Insurers Contribute To PAC Favoring GOP Candidate

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Seven of the state’s leading insurance companies have contributed more than $3.6 million over the past month to a political action committee that in turn has spent nearly $3 million on advertising promoting Republican Mike Villines and attacking Democrat Dave Jones in the race for insurance commissioner.

Consumer advocates said the evidence points to a coordinated effort on the part of insurance companies to influence the decision over who will be their regulator for the next four years.

“The insurance industry is trying to ensure they have a commissioner with whom they have $3 million worth of leverage,” said Doug Heller, executive director of Consumer Watchdog. “A regulated entity spends money in a race because they want a regulator who will be easy on them. This isn’t rocket science. The insurance companies are trying to pick their own regulator.”

From Oct. 12 through Oct. 22, the California Chamber of Commerce’s political action committee, known as JobsPAC, spent $2.7 million on television ads and campaign mailers in the insurance commissioner’s race — $1.4 million attacking Jones and $1.3 million promoting Villines.

That is more than double the amount that has been spent by both candidates combined during the same period.

Because the chamber-sponsored PAC is what is known as a “general purpose committee” — that is, it has spent money on a variety of political contests — it does not have to disclose the names of its top donors in its advertising.

That arrangement, Heller said, has allowed the insurance industry to mask its involvement in the race.

Among the companies that have recently contributed to JobsPAC are Allstate ($1.1 million), Liberty Mutual ($640,000) and Progressive ($390,000). In addition, Joseph George, CEO of Mercury Insurance, has contributed $1 million.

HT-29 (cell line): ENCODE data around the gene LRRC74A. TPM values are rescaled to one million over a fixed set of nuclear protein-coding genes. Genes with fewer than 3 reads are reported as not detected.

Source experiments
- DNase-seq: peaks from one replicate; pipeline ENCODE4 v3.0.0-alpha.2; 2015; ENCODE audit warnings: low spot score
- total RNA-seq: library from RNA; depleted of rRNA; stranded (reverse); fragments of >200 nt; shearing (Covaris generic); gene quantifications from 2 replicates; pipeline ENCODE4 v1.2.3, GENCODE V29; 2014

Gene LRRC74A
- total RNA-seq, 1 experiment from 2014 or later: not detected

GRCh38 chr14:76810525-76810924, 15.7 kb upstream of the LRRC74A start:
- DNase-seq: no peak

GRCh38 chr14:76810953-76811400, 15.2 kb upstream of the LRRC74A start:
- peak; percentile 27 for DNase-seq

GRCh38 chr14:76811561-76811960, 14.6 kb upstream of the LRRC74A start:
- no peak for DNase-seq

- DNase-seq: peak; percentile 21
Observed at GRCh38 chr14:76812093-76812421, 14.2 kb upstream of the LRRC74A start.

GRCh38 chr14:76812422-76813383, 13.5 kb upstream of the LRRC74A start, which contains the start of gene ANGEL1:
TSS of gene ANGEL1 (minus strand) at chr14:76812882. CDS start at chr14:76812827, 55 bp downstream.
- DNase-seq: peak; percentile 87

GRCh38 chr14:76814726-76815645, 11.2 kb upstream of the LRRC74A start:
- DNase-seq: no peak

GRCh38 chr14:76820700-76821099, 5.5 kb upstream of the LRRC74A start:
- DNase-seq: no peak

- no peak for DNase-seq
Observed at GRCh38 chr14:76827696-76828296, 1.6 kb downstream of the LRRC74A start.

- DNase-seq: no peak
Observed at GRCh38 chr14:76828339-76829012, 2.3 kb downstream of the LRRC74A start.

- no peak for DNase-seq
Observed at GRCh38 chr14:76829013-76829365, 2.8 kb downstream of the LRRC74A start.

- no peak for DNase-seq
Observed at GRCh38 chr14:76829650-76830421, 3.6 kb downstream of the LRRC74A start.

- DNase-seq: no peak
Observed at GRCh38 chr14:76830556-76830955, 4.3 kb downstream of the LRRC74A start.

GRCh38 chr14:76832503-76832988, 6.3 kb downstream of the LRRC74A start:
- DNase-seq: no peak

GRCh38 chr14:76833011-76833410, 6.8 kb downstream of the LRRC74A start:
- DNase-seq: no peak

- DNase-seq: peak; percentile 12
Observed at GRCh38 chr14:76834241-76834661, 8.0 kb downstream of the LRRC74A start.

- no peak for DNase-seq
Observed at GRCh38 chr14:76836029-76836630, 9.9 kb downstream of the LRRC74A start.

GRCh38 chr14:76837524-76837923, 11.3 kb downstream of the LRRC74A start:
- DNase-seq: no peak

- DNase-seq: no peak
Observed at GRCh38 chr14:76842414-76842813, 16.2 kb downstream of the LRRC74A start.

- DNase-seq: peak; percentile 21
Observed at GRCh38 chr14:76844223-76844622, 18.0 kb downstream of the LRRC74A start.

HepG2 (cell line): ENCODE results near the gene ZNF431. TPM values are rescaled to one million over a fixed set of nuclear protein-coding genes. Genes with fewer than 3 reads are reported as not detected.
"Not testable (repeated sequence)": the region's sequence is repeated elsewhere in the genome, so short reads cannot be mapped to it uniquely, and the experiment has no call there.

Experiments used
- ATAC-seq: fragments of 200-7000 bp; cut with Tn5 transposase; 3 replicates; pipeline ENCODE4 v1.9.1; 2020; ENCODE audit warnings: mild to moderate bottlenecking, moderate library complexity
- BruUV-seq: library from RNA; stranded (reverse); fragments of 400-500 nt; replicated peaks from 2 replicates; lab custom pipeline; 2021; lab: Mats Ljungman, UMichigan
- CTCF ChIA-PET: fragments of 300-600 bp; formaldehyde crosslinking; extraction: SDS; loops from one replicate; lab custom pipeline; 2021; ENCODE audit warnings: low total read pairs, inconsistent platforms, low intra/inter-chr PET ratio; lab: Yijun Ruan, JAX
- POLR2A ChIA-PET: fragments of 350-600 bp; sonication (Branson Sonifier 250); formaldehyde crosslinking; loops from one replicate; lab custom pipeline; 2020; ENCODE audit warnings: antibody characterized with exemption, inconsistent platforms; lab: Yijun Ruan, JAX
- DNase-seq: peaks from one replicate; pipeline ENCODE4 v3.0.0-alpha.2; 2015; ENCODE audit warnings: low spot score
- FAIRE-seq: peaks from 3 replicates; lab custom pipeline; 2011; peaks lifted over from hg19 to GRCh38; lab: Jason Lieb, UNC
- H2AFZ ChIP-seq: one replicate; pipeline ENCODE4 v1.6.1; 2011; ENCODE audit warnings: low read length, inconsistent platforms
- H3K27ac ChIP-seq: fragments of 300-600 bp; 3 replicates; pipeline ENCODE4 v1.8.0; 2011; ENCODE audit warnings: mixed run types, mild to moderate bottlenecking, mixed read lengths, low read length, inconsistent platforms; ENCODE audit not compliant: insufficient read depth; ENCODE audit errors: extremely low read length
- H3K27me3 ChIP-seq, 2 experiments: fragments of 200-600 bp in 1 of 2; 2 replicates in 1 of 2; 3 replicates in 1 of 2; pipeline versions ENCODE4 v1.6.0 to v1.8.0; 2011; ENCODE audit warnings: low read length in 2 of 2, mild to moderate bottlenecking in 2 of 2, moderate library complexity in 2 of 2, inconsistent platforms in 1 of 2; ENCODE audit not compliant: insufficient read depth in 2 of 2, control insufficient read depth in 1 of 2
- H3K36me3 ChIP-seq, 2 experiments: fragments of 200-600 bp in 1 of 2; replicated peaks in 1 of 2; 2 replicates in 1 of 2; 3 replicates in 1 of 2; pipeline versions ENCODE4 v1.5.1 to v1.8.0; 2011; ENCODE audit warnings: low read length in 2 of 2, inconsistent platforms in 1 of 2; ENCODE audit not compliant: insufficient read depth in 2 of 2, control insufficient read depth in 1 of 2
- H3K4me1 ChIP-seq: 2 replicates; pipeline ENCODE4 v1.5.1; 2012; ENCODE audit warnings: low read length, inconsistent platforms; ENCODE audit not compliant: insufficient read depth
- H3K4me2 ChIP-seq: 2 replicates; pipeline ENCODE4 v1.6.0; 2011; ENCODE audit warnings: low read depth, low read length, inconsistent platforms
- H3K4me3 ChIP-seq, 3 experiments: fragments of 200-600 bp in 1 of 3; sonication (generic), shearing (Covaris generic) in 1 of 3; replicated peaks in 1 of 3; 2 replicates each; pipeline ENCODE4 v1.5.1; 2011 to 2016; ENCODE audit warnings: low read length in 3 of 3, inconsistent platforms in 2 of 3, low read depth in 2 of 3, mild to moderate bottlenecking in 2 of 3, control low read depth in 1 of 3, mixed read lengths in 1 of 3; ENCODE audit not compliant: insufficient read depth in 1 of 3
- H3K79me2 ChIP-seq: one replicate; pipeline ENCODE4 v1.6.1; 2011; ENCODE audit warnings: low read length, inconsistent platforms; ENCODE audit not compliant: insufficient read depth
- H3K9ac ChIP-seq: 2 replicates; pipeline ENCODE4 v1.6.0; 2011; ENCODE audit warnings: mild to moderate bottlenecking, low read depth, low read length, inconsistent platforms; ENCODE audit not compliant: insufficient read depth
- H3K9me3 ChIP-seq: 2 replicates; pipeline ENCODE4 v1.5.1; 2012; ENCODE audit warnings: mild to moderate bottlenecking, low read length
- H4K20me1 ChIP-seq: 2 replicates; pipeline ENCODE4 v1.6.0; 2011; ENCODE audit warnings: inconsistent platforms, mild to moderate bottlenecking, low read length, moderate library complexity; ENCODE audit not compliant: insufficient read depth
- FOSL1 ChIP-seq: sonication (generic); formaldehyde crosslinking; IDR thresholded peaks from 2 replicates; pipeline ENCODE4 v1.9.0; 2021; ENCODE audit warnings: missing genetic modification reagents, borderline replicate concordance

Both candidates have pledged not to accept contributions from the industry. That same position against accepting industry money was taken four years ago by incumbent Republican Steve Poizner and eight years ago by his Democratic predecessor, John Garamendi.

Because those commissioners refused industry contributions, Heller said, “For the last eight years insurance companies have had to knock on the door at the Department of Insurance like everyone else. They haven’t had a secret key.”

The issue has been a point of political sensitivity since the terms of former Commissioner Chuck Quackenbush, who accepted $8 million in industry contributions. Quackenbush was forced to resign in disgrace a decade ago after diverting funds from industry settlements relating to the Northridge earthquake into nonprofits that used the money to promote his political interests.

Villines campaign stresses it has nothing to do with JobsPAC.

“We have no knowledge of JobsPAC activity and we have no control over them,” said Jennifer Gibbons, spokeswoman for the Villines campaign. “Mike has made it very clear that he will be a tough regulator.”

The insurance commissioner is unique among statewide elected officials in that he has direct regulatory authority. Because of that, voters are suspicious of any role the industry might play in campaigns for the office, said Ted Lascher, a political science professor at Sacramento State University.

If voters knew of an industry role in supporting one candidate over the other, Lascher said, “I would think that would be pretty damaging. This is a regulatory office that literally sets rates on the industry.”

The political director of the Chamber PAC did not return a phone call on Wednesday. An e-mail statement sent by the group in response to the call says, “JobsPAC supports Democratic and Republican candidates who have demonstrated commitment to a pro-jobs agenda.”

The Villines campaign has criticized Jones for accepting several thousand dollars in direct contributions from law firms that represent insurance industry clients.

Heller said he believes Jones should return that money, but that the far greater concern is the role of the industry in the independent expenditure campaign.

“The reason there is a difference is not just the scale — thousands, as opposed to millions — but also the scheme,” he said.

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